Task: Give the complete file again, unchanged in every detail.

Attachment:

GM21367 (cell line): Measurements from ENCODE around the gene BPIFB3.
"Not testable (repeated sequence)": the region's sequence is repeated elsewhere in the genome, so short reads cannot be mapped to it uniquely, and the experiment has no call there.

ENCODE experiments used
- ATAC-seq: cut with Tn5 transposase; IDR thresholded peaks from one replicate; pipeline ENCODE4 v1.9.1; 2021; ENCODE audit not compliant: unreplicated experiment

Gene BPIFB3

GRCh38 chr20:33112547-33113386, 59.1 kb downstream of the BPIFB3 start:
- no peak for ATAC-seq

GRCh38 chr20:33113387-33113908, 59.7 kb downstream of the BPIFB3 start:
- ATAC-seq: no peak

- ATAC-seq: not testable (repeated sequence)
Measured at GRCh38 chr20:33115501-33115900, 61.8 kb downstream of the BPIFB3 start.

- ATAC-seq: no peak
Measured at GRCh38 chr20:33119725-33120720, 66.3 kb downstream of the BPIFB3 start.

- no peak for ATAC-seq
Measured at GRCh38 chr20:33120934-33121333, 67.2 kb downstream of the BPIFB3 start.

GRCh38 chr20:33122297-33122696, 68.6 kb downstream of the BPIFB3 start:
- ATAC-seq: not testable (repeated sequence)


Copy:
GM21367 (cell line): Measurements from ENCODE around the gene BPIFB3.
"Not testable (repeated sequence)": the region's sequence is repeated elsewhere in the genome, so short reads cannot be mapped to it uniquely, and the experiment has no call there.

ENCODE experiments used
- ATAC-seq: cut with Tn5 transposase; IDR thresholded peaks from one replicate; pipeline ENCODE4 v1.9.1; 2021; ENCODE audit not compliant: unreplicated experiment

Gene BPIFB3

GRCh38 chr20:33112547-33113386, 59.1 kb downstream of the BPIFB3 start:
- no peak for ATAC-seq

GRCh38 chr20:33113387-33113908, 59.7 kb downstream of the BPIFB3 start:
- ATAC-seq: no peak

- ATAC-seq: not testable (repeated sequence)
Measured at GRCh38 chr20:33115501-33115900, 61.8 kb downstream of the BPIFB3 start.

- ATAC-seq: no peak
Measured at GRCh38 chr20:33119725-33120720, 66.3 kb downstream of the BPIFB3 start.

- no peak for ATAC-seq
Measured at GRCh38 chr20:33120934-33121333, 67.2 kb downstream of the BPIFB3 start.

GRCh38 chr20:33122297-33122696, 68.6 kb downstream of the BPIFB3 start:
- ATAC-seq: not testable (repeated sequence)